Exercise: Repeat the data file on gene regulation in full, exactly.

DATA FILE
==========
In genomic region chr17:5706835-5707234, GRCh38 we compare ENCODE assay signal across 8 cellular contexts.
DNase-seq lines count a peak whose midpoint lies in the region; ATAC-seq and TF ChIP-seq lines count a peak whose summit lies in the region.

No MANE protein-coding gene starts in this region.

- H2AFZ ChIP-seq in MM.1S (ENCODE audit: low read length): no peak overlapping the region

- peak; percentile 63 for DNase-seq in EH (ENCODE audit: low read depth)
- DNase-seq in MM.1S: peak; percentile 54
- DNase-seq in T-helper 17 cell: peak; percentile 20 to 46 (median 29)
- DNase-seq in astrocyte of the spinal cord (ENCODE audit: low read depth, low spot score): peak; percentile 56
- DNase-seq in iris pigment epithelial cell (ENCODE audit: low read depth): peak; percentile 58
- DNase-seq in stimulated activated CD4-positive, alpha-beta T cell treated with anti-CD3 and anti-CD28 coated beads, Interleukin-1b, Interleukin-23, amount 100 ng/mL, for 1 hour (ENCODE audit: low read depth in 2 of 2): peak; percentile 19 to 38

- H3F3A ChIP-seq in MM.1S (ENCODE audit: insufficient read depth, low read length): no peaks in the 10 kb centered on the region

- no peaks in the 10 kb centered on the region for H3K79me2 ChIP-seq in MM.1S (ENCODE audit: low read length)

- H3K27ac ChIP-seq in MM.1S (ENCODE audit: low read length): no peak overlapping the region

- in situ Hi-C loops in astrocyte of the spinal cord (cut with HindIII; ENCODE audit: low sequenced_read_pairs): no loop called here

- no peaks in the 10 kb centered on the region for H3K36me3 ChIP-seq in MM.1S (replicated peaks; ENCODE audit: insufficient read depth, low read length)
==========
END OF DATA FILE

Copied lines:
In genomic region chr17:5706835-5707234, GRCh38 we compare ENCODE assay signal across 8 cellular contexts.
DNase-seq lines count a peak whose midpoint lies in the region; ATAC-seq and TF ChIP-seq lines count a peak whose summit lies in the region.

No MANE protein-coding gene starts in this region.

- H2AFZ ChIP-seq in MM.1S (ENCODE audit: low read length): no peak overlapping the region

- peak; percentile 63 for DNase-seq in EH (ENCODE audit: low read depth)
- DNase-seq in MM.1S: peak; percentile 54
- DNase-seq in T-helper 17 cell: peak; percentile 20 to 46 (median 29)
- DNase-seq in astrocyte of the spinal cord (ENCODE audit: low read depth, low spot score): peak; percentile 56
- DNase-seq in iris pigment epithelial cell (ENCODE audit: low read depth): peak; percentile 58
- DNase-seq in stimulated activated CD4-positive, alpha-beta T cell treated with anti-CD3 and anti-CD28 coated beads, Interleukin-1b, Interleukin-23, amount 100 ng/mL, for 1 hour (ENCODE audit: low read depth in 2 of 2): peak; percentile 19 to 38

- H3F3A ChIP-seq in MM.1S (ENCODE audit: insufficient read depth, low read length): no peaks in the 10 kb centered on the region

- no peaks in the 10 kb centered on the region for H3K79me2 ChIP-seq in MM.1S (ENCODE audit: low read length)

- H3K27ac ChIP-seq in MM.1S (ENCODE audit: low read length): no peak overlapping the region

- in situ Hi-C loops in astrocyte of the spinal cord (cut with HindIII; ENCODE audit: low sequenced_read_pairs): no loop called here

- no peaks in the 10 kb centered on the region for H3K36me3 ChIP-seq in MM.1S (replicated peaks; ENCODE audit: insufficient read depth, low read length)